Brexit could put Honda plant's future in jeopardy

Author
Matt Griffith
Director of Policy
12th February 2018

When a quiet man speaks loudly it means you should listen.

Japanese ambassadors are usually scrupulously polite, they raise their concerns in private and in measured terms. That is why we should be worried at the words said by Japan’s ambassador to the UK, Koji Tsuruoka on the steps of Downing Street – in public and with force. 

To paraphrase: the Japanese had been invited to Britain because they would have access to the EU single market; that was now under threat. If Brexit meant the firm’s profitability suffered, future investment would be at risk. They are worried that the UK government has continually ignored them.

For the West, Japanese investment matters. Japanese firms are highly productive – they also have a significant footprint. Not least Honda, which has its sole EU car manufacturing plant in Swindon, employing 4,000 people in skilled manufacturing jobs.

Honda are deeply integrated into the European market. It is their largest sales market. Their supply chain is based in 15 EU countries. An unbelievable 2 million components flow between the EU and Swindon every day. 

Leaving the Single Market and the Customs Union threatens this. It means customs paperwork for each of the 2 million components that cross the UK border. It means costs and delays. Lorry queues at Dover would bring chaos to ‘Just in Time’ production. It throws a serious amount of sand in Honda’s finely tuned machine.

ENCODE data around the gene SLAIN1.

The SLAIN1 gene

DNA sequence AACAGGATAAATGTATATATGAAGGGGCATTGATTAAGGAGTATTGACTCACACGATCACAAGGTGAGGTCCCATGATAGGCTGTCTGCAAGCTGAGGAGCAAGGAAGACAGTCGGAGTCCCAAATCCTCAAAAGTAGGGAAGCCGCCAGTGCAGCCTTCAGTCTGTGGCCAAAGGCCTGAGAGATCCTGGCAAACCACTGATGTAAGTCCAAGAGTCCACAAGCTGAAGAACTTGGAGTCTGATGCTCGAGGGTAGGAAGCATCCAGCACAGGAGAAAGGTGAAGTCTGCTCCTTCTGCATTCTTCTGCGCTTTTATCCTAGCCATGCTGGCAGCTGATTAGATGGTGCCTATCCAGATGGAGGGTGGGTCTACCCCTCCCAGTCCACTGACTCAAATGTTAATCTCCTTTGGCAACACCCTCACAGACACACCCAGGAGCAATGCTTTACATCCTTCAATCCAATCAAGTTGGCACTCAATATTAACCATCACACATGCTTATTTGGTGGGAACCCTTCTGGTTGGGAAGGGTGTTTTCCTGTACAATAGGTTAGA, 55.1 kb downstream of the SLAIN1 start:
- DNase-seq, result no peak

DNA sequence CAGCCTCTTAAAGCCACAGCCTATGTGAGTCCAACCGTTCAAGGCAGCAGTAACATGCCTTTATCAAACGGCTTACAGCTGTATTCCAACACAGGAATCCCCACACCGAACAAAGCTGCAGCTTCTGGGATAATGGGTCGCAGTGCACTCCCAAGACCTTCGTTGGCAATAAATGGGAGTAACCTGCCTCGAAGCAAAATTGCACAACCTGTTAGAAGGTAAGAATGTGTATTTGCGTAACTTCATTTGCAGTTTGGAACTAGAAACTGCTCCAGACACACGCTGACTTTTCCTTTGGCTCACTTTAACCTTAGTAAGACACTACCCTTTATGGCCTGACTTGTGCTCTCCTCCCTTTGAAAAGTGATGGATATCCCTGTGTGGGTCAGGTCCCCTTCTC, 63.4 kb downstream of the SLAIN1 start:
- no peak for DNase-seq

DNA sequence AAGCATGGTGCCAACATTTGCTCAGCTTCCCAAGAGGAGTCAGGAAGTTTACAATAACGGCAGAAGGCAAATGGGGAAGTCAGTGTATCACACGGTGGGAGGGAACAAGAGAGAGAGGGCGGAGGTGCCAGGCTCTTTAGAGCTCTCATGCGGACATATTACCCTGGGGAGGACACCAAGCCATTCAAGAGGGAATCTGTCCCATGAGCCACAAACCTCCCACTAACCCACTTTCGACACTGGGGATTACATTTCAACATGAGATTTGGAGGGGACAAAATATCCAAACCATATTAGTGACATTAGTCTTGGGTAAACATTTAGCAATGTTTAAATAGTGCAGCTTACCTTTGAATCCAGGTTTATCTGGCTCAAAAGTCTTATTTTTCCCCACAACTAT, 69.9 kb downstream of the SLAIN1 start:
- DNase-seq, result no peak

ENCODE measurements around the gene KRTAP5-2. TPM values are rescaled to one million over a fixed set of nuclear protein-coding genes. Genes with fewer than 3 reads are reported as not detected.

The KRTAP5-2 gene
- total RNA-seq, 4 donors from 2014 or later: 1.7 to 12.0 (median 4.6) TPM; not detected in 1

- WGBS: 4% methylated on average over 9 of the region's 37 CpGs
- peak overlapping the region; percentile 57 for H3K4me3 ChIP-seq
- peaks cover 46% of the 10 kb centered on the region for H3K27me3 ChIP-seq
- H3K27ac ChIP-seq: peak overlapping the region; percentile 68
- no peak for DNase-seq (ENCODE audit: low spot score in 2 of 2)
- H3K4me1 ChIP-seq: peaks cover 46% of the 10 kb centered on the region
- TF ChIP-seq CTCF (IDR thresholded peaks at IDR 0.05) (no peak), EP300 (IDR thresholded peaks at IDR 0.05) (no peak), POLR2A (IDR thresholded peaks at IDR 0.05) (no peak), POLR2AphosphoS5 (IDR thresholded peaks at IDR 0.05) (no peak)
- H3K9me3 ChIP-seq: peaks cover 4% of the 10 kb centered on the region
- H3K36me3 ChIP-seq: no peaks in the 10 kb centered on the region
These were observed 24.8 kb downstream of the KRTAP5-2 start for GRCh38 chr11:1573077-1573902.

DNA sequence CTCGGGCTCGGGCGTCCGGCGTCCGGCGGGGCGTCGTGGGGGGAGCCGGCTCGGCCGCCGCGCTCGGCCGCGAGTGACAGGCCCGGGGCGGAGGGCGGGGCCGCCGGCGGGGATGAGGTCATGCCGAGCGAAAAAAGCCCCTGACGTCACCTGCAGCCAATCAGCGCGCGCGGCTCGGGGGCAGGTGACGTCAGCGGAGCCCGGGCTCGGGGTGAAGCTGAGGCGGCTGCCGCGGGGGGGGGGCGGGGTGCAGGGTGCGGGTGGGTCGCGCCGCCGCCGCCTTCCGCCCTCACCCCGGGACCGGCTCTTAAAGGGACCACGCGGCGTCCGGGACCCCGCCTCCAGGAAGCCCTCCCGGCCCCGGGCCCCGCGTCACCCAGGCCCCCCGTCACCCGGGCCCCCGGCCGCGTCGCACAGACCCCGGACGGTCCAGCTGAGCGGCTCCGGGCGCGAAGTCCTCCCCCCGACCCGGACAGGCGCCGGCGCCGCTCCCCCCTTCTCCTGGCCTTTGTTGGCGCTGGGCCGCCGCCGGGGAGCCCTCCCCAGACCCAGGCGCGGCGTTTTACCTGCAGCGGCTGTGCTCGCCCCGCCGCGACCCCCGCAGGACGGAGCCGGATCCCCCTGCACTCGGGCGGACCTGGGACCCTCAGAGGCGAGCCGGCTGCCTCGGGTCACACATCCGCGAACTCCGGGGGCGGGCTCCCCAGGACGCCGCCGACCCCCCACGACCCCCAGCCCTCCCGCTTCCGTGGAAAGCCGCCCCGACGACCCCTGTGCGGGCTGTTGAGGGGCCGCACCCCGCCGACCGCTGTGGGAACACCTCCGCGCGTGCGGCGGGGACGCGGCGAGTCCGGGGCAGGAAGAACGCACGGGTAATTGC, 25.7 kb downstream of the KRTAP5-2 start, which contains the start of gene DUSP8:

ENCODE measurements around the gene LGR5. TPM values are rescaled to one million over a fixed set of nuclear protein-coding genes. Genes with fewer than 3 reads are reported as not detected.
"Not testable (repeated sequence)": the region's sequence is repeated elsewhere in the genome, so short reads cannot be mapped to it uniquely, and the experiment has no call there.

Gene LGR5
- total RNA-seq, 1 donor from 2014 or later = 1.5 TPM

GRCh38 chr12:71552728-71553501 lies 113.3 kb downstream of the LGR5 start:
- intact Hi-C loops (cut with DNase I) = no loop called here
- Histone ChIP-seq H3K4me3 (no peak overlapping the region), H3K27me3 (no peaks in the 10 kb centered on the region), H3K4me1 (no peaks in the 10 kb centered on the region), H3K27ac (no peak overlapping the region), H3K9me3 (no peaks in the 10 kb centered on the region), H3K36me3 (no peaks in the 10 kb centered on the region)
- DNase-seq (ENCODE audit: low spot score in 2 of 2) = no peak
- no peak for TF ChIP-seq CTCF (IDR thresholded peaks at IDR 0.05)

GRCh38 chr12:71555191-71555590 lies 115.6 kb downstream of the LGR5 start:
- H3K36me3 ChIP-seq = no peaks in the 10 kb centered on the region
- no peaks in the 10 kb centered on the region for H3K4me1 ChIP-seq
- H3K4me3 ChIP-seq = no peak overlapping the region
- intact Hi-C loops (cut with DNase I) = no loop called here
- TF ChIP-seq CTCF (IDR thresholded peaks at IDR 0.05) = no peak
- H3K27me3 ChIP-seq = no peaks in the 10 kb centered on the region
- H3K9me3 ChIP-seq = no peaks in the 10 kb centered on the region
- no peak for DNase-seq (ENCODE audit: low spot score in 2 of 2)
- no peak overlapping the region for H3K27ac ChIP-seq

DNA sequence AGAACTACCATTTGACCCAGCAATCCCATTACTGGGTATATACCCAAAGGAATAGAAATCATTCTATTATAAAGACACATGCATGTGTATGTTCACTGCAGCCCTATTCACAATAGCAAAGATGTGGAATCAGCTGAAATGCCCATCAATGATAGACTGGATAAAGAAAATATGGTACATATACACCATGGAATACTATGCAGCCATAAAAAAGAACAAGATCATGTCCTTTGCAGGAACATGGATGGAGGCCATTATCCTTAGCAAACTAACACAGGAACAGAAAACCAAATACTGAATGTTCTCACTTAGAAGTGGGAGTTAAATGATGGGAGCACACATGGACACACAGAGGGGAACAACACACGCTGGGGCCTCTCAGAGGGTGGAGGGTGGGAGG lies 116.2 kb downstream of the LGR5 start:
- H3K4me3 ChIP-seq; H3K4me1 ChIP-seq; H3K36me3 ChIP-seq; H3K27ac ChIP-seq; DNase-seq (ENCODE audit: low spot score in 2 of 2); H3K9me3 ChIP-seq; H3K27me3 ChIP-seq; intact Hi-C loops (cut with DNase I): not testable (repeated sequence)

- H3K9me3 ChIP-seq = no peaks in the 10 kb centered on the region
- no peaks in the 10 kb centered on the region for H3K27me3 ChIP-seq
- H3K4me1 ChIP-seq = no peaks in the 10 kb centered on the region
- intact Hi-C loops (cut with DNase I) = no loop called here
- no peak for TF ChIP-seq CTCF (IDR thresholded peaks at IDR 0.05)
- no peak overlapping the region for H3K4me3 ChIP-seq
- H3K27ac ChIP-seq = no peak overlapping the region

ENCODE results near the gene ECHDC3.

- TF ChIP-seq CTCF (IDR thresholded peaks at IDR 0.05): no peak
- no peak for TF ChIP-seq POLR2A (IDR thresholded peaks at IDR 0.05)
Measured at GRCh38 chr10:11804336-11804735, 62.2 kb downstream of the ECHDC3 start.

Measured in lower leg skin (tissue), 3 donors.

In a market as competitive as car production, this will put Swindon at a serious disadvantage – not just against other big brands, but also against other Honda plants. Future investment will be jeopardised.

The UK government is ignoring this.

We now know that Theresa May’s famous red lines were written by people with no experience or knowledge of business or international trade. Recent statements on leaving the Customs Union fly in the face of previous Japanese requests. UK MPs talk about trade in a way that is decades out of date. Wishful thinking is pervasive, when companies want to know hard detail now.

This is not just an issue for Honda. Speaking to small and medium sized UK firms across the region, Business West knows that these frustrations are widely felt.

It is close to one year until Brexit day. Japan is a long term ally and friend of Britain. Amidst the noise, confusion and division of our national politics, we would be wise to listen carefully to their advice.

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